Insulation can be mineral wool suspended on netting or rigid foam supported on battens.

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Suspended timber floor costs
5 rolls of damp-proof course at £3.16 each£15.80
2 rolls of polythene membrane£75.46
28 air vents£22.68
6m³ concrete oversite£626.58
Labour for above (groundworkers plus 1 labourer)£218.00
20m² honeycomb support walling blocks£136.00
Labour and mortar£270.00
Floor joists 300m, 195x47mm treated£1,038.00
80 joist hangers @ £1.18 each£94.40
600m battening£186.00
44 sheets of 100mm insulation @ £32 each£1,408.00
44 sheets of 50mm insulation @ £19 each£836.00
Nails, etc. £69.94
Moisture-resistant decking — 84 sheets @£7.99 each£671.16
Labour (carpenter x 2 for 4 days)£1,280.00
Total: £6,948.02

Solid Slab Oversite

A solid slab oversite will usually be laid in bays within each ground floor room or area divided by the partition or buttress walling. It is, however, possible that the oversite can be formed to run over or independently of the partition walling.

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Solid slab oversite costs
200mm consolidated hardcore£120.00
Sand blinding£32.00
44 sheets of 100mm insulation @ £32 each£1,408.00
44 sheets of 50mm insulation @ £19 each£836.00
Perimeter insulation£100.37
6m³ concrete oversite£626.58
Mesh reinforcement£434.50
Labour for above (groundworkerplus labourer for 4 days)£872.00
Digger (2 days)£432.00
Pre-mix screed (labour and materials)£1,930.25

How to reduce costs of concrete oversite:

  • This is a fairly labour-intensive part of the house but self builders may decide that they can take on much if not all of the work involved at this stage, perhaps with a little help.
  • The concrete pump is an expensive item but if the pour was spread over more than one day and the labour requirement increased, its cost would pale into insignificance.
  • Mixing your own concrete may seem a good option but the mix won’t be consistent and the structure could suffer.

Beam and Block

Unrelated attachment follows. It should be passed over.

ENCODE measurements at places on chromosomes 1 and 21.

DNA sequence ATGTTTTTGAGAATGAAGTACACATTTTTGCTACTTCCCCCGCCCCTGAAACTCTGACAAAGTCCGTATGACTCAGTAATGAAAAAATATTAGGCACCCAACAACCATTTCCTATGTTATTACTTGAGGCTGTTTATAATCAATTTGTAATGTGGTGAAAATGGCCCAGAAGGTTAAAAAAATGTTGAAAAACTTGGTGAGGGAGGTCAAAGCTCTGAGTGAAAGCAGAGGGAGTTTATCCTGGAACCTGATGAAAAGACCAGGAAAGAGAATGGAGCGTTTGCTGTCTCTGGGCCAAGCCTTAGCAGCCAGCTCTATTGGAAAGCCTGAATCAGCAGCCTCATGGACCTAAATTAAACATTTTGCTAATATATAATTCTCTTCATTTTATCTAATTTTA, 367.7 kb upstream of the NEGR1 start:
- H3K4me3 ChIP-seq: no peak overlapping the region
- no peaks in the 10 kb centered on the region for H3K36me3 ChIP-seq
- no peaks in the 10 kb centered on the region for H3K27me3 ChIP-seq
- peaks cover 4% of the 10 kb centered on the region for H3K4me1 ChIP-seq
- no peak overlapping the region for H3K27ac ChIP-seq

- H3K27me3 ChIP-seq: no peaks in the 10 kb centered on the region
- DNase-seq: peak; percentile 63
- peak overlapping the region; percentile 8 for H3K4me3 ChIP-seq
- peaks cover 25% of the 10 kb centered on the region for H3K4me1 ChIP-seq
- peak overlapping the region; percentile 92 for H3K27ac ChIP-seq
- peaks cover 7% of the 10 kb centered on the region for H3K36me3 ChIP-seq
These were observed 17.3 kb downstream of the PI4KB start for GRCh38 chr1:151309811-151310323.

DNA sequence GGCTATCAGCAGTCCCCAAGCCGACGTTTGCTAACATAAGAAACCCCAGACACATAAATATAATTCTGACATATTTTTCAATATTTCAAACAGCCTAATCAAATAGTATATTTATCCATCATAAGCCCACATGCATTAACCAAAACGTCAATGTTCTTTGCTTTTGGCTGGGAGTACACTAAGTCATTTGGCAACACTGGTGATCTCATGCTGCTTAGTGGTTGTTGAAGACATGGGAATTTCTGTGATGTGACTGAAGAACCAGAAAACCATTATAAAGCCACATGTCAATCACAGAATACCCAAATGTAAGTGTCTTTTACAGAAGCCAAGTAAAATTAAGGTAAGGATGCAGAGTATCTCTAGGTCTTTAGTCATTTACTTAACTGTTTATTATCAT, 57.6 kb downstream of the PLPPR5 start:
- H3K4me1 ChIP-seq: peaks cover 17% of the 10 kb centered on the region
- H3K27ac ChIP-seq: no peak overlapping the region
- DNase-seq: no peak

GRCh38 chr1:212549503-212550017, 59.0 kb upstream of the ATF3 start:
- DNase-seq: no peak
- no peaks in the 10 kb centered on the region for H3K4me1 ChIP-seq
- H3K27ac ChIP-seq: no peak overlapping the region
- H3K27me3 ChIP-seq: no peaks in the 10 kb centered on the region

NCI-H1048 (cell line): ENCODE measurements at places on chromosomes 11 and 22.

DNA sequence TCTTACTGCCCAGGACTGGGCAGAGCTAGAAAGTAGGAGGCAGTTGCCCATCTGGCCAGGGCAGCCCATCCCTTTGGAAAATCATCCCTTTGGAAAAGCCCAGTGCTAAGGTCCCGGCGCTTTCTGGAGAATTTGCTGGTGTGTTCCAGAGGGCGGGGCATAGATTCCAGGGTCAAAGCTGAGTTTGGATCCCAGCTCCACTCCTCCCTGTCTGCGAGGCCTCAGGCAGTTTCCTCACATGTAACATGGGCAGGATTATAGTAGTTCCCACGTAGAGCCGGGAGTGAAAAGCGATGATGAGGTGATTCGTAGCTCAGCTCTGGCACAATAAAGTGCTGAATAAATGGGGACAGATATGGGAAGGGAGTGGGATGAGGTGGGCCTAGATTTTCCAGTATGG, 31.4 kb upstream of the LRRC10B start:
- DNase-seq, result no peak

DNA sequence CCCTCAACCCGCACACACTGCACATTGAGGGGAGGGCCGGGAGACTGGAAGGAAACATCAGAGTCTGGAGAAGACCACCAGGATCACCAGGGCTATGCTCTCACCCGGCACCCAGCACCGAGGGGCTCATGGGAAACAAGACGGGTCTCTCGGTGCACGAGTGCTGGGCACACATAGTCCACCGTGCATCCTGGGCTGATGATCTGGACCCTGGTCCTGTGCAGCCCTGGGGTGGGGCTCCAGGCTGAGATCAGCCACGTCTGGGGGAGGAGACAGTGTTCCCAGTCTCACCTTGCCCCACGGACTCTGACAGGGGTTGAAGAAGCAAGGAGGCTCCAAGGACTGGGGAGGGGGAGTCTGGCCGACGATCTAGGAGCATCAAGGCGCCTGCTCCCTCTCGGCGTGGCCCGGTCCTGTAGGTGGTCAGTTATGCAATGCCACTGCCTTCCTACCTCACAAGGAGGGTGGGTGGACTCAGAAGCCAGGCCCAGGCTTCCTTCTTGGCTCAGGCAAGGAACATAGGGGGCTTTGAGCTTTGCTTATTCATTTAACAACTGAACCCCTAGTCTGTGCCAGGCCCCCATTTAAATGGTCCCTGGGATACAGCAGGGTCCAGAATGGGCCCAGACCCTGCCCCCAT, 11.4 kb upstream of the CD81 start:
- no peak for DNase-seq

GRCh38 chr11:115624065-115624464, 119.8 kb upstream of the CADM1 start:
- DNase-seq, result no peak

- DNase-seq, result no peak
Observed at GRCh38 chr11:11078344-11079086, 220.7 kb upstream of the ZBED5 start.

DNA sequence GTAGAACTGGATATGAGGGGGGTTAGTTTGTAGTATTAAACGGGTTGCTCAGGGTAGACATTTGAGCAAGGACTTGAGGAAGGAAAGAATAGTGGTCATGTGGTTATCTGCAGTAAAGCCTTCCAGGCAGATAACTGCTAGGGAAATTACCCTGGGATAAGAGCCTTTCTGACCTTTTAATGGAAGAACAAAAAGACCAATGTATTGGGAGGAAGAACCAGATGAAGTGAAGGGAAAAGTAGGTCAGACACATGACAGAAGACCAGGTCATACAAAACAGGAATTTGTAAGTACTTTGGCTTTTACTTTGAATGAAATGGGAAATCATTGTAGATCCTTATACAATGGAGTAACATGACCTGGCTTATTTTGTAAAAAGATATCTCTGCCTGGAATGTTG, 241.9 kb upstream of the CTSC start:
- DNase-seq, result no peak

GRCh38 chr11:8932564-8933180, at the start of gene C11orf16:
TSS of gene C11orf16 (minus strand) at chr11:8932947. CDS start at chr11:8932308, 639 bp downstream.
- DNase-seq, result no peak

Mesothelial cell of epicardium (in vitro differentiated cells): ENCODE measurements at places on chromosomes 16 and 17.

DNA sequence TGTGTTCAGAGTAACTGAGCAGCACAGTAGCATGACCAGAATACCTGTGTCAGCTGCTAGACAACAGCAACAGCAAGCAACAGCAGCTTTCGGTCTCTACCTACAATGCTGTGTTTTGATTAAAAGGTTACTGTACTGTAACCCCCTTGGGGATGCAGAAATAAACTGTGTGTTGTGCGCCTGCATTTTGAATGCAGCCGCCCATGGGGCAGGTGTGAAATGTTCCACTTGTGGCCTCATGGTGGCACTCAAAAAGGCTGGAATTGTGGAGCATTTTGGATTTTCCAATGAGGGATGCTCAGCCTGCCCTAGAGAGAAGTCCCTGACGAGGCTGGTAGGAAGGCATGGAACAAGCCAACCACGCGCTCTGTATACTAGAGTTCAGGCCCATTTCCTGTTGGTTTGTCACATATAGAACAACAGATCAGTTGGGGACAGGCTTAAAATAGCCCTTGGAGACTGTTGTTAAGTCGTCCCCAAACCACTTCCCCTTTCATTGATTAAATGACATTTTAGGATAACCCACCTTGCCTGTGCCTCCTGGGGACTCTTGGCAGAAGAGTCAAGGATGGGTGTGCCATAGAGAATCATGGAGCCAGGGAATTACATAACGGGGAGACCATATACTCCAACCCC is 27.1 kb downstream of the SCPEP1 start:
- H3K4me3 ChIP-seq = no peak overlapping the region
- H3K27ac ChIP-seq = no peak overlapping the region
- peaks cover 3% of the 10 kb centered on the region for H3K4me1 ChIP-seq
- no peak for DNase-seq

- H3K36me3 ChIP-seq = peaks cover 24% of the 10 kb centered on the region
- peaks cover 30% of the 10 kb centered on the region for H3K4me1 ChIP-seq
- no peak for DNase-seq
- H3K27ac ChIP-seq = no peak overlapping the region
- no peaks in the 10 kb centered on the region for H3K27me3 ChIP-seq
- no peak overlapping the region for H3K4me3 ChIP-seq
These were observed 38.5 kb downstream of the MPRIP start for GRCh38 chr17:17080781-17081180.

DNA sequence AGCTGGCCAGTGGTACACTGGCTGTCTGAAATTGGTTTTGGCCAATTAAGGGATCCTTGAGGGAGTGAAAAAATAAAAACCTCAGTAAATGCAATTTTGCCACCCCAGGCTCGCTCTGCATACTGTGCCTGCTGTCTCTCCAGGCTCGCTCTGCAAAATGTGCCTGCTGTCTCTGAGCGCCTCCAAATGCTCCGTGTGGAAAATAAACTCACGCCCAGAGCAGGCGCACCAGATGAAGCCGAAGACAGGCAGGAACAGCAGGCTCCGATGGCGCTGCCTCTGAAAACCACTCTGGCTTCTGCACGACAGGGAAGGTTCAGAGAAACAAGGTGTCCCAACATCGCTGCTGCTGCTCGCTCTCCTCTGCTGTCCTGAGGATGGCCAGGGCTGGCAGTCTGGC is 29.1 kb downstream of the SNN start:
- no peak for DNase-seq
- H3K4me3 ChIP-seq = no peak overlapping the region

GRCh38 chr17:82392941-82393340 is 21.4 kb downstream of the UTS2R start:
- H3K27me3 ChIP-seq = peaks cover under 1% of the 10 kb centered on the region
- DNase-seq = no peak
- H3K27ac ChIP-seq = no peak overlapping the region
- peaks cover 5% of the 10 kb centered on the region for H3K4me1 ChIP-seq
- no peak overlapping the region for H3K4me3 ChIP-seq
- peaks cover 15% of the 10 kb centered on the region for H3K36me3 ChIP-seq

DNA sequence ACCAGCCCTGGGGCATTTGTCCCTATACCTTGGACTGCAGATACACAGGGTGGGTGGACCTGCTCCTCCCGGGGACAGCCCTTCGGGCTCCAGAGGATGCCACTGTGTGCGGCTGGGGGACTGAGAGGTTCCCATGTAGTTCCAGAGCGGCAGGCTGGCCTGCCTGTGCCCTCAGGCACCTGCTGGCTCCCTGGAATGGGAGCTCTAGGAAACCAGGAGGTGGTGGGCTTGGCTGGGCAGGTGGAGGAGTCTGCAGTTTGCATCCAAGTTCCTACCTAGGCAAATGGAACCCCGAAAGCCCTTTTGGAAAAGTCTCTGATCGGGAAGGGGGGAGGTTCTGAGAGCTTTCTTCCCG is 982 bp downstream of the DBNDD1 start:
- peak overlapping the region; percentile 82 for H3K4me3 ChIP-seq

A beam and block flooring system spans from external wall to external wall or from external wall to the partition or buttressing walls. Unlike the suspended timber flooring system, it is usual to leave the oversite as subsoil. The exception to this is where a Flood Risk Assessment recommends otherwise.

In common with all of the methods, radon gas requirements mean that a membrane is necessary, tanked into the damp-proof course of the walling.

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Beam and block floor costs
28 remote void adaptor vents£169.12
28 telescopic air vents£92.68
28 air bricks£22.68
Labour for above£436.00
Floor beams by specialist manufacturer£2,231.25
Crane (1 day)£425.00
Floor blocks 112.9m²£767.72
Labour for above (groundworker plus labourer for 9 days)£1,090.00
Perimeter insulation£18.72
44 sheets of 100mm insulation @ £32 each£1,408.00
44 sheets of 50mm insulation @ £19 each£836.00
Labour for above (1 day)£218.00
Pre-mix screed labour and materials£1,930.25
David Snell

David is one of the UK's leading self build and plotfinding experts, and a serial self builder who has been building homes for 50 years. The author of Building Your Own Home, David spent decades as a speaker and expert at self build exhibitions such as the Homebuilding & Renovating Show. He has recently finished his fourteenth self build project.